March 9th, 1995
(received 3/13/95)

Automatic ice-maker servicing

Dear Dr. Shapiro,

We have a venerable Oxford 1.89T/31cm horizontal bore magnet [model 80/300, project #B26694]. It has been brought down only twice, once in '88 when it needed to be pumped (TAMU Newsletter 367-15) and in '90 when it swallowed a peristaltic pump (ibid. 388-47). So, we take its operation very much for granted and are surprised when it decides to call itself to our attention.

In retrospect, the sound associated with filling the magnet with liquid nitrogen had acquired a "whistling" quality. After this subtle change had been ignored a few months, the whistling became less subtle. Liquid squirting out of the fill port upon disconnecting the inlet hose after a refill prodded us to act.

Everything had the classic signs of a plug in the outlet of the nitrogen chamber. [The big knurled "nut" holding the liquid nitrogen level sensor adjustment circuits was difficult to turn after five years, but we have a very strong visiting scientist (Adolf Feinauer) in the lab.] We found water ice in the exhaust port blocking about 75% of the opening a short way down. Jim Carolan did not think we could chip the ice and; blow it out with nitrogen from the other port because things would be too cold but he thought the ice could be knocked into the nitrogen without any harm. Unfortunately, the wire for the nitrogen level sensor was imbedded in the ice which complicated the ice removal.

We connected a 1/4" copper tube to house vacuum (generated by a mechanical pump in the far recess of our building) through Tygon tubing, and warmed the end with a heat gun. Then, the warm end was inserted it into the plug and the Tygon was unpinched to pull some vacuum. When it was retracted, there was a solid plug of ice in the end of the tube. Two repetitions poked a hole through the opening, knocking down the remaining ice onto the connector for the liquid nitrogen sensor. We retrieved most of that ice on the next try. The last bits came flying out when liquid nitrogen was refilled.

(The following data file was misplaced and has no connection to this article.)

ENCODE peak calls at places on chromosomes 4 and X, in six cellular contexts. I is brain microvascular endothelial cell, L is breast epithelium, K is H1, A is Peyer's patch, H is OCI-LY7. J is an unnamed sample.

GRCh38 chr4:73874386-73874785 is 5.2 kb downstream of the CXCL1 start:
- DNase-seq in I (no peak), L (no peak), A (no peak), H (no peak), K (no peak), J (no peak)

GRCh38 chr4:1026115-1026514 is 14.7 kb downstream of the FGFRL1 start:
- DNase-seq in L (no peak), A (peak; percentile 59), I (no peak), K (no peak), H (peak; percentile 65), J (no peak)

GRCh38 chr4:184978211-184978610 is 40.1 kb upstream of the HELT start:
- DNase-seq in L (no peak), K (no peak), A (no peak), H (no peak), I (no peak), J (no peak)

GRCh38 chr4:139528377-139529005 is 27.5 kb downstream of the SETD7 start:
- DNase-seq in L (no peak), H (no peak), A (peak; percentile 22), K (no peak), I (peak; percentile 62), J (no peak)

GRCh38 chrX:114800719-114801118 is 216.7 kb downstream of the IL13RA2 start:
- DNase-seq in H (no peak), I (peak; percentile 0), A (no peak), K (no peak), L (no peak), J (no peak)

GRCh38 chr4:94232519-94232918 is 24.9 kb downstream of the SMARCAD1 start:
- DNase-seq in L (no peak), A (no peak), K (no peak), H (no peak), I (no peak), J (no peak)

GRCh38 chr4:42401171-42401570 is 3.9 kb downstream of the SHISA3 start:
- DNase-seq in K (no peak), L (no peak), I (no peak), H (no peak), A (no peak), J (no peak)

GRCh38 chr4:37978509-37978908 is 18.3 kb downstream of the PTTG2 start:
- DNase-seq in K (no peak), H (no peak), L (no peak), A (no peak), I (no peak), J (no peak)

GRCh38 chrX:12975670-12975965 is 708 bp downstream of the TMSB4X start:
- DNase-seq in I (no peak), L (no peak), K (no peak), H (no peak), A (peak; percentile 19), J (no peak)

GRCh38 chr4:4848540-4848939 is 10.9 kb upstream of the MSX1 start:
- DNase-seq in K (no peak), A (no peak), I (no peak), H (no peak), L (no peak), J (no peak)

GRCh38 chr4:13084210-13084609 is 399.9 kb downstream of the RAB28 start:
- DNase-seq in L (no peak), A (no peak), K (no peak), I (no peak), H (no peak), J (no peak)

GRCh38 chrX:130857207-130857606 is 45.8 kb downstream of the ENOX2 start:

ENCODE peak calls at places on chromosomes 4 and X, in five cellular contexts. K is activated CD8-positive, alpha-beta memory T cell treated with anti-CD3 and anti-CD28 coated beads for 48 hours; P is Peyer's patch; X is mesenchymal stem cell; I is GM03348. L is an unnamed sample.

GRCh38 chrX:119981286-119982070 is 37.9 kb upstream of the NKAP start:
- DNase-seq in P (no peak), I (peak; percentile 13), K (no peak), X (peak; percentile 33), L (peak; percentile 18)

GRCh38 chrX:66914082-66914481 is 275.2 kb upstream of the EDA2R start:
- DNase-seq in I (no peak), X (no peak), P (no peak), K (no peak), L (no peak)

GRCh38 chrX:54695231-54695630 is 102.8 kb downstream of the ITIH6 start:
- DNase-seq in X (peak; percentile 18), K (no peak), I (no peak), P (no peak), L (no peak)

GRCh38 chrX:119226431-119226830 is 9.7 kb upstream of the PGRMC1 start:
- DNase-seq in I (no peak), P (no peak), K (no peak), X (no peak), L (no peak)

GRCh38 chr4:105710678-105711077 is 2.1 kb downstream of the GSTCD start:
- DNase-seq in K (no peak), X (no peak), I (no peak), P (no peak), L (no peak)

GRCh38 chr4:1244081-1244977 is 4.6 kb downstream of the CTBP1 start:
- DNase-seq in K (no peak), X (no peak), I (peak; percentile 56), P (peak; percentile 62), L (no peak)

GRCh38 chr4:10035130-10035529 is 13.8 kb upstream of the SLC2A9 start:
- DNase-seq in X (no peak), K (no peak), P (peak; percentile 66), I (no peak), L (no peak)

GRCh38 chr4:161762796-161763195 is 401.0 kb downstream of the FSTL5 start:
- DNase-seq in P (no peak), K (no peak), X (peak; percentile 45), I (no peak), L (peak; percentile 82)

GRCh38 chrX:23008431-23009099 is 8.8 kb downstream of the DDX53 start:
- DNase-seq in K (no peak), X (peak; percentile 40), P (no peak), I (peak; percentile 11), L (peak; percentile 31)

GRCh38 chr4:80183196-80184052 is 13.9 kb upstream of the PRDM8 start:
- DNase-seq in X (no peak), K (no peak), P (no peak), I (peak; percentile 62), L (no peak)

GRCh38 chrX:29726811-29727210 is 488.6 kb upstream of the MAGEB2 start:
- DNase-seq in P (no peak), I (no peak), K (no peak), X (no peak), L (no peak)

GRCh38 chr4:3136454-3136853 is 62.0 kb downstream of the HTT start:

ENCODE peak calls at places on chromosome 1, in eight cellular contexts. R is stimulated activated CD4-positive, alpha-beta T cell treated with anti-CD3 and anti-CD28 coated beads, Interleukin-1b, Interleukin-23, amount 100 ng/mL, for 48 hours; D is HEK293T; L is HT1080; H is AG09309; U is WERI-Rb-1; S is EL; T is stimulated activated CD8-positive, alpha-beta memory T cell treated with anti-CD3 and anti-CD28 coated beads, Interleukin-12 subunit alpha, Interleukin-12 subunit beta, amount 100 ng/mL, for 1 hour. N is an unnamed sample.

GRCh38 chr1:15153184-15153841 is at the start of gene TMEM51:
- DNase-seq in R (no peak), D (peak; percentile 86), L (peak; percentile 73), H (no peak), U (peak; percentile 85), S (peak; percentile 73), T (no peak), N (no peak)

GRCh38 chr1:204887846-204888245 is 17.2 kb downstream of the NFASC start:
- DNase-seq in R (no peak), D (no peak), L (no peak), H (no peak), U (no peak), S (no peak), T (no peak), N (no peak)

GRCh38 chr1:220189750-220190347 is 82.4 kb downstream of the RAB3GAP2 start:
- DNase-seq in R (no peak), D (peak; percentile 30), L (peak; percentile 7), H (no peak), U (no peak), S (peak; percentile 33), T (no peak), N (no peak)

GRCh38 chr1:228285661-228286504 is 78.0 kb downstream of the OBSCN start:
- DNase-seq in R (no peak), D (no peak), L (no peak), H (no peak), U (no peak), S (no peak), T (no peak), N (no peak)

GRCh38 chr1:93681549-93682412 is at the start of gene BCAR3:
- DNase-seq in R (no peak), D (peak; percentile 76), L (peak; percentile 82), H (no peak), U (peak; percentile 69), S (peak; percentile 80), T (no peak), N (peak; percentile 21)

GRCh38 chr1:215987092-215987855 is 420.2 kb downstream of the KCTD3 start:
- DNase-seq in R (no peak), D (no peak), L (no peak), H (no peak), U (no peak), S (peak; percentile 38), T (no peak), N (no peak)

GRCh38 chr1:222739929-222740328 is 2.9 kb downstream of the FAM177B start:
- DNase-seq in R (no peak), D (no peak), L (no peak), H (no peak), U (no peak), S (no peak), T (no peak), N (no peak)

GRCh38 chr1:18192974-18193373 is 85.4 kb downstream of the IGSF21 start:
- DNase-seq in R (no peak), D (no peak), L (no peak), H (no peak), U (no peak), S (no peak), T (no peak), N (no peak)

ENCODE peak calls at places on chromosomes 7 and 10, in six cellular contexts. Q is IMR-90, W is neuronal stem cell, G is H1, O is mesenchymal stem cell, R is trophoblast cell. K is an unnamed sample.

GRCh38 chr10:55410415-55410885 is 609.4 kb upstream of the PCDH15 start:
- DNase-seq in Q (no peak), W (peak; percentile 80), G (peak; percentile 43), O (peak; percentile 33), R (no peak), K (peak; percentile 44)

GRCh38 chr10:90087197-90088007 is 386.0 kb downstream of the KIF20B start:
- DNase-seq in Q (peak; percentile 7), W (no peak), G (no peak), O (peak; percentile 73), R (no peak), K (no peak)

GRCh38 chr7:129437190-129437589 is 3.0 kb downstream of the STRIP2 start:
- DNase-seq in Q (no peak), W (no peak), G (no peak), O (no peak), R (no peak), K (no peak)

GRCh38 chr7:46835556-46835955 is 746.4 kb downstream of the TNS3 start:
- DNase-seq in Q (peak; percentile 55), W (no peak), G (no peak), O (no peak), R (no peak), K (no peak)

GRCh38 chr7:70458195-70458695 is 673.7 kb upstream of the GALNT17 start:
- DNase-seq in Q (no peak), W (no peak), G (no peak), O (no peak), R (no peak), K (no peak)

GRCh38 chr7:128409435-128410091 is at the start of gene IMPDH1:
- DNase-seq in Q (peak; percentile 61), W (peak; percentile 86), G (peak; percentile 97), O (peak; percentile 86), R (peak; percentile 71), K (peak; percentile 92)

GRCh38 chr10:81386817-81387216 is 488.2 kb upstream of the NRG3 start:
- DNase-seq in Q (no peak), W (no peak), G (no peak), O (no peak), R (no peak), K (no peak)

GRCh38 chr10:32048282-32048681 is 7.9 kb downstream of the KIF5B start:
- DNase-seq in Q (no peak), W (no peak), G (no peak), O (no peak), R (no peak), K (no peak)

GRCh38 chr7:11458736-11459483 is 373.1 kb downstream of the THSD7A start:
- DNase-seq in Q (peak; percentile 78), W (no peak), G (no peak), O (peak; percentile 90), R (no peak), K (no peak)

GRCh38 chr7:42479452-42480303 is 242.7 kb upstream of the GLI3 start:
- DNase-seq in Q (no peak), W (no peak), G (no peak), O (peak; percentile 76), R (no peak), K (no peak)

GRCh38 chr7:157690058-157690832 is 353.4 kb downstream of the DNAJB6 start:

So, how did the ice form? Our setup is the simplest possible; flexible tubing venting to atmosphere on both ports. The port that had the problem is the exhaust port during filling and its hose freezes and breaks once in a while. We did not always cut the replacement hoses long enough for their ends to droop below horizontal, thinking that water from the ice that forms on the hose always froze before it got close to the magnet. Evidently we were wrong. Another possibility is that water leaks through the stack from the iceball which forms even in dry New Mexico. A positive pressure setup would prevent this problem but we like the simplicity of venting to atmospheric pressure. If the problem recurs in five years, we will reconsider this view and write another note to this publication.





Eiichi Fukushima